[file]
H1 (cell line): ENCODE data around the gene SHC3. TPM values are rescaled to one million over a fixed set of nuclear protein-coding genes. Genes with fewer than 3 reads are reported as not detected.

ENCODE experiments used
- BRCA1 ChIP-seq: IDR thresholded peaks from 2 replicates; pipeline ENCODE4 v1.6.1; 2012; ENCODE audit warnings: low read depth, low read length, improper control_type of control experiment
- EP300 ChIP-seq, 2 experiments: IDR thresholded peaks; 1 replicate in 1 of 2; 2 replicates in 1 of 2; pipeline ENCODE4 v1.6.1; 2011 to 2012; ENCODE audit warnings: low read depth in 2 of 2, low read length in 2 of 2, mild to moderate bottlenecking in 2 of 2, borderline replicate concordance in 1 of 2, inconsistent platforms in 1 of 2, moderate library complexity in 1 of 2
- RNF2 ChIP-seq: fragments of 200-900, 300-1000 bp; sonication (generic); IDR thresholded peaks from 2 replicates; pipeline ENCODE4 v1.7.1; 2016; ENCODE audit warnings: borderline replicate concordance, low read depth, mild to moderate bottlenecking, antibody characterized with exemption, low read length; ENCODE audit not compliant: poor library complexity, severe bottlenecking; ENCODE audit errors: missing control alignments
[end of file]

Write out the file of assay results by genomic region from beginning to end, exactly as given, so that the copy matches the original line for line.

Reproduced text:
H1 (cell line): ENCODE data around the gene SHC3. TPM values are rescaled to one million over a fixed set of nuclear protein-coding genes. Genes with fewer than 3 reads are reported as not detected.

ENCODE experiments used
- BRCA1 ChIP-seq: IDR thresholded peaks from 2 replicates; pipeline ENCODE4 v1.6.1; 2012; ENCODE audit warnings: low read depth, low read length, improper control_type of control experiment
- EP300 ChIP-seq, 2 experiments: IDR thresholded peaks; 1 replicate in 1 of 2; 2 replicates in 1 of 2; pipeline ENCODE4 v1.6.1; 2011 to 2012; ENCODE audit warnings: low read depth in 2 of 2, low read length in 2 of 2, mild to moderate bottlenecking in 2 of 2, borderline replicate concordance in 1 of 2, inconsistent platforms in 1 of 2, moderate library complexity in 1 of 2
- RNF2 ChIP-seq: fragments of 200-900, 300-1000 bp; sonication (generic); IDR thresholded peaks from 2 replicates; pipeline ENCODE4 v1.7.1; 2016; ENCODE audit warnings: borderline replicate concordance, low read depth, mild to moderate bottlenecking, antibody characterized with exemption, low read length; ENCODE audit not compliant: poor library complexity, severe bottlenecking; ENCODE audit errors: missing control alignments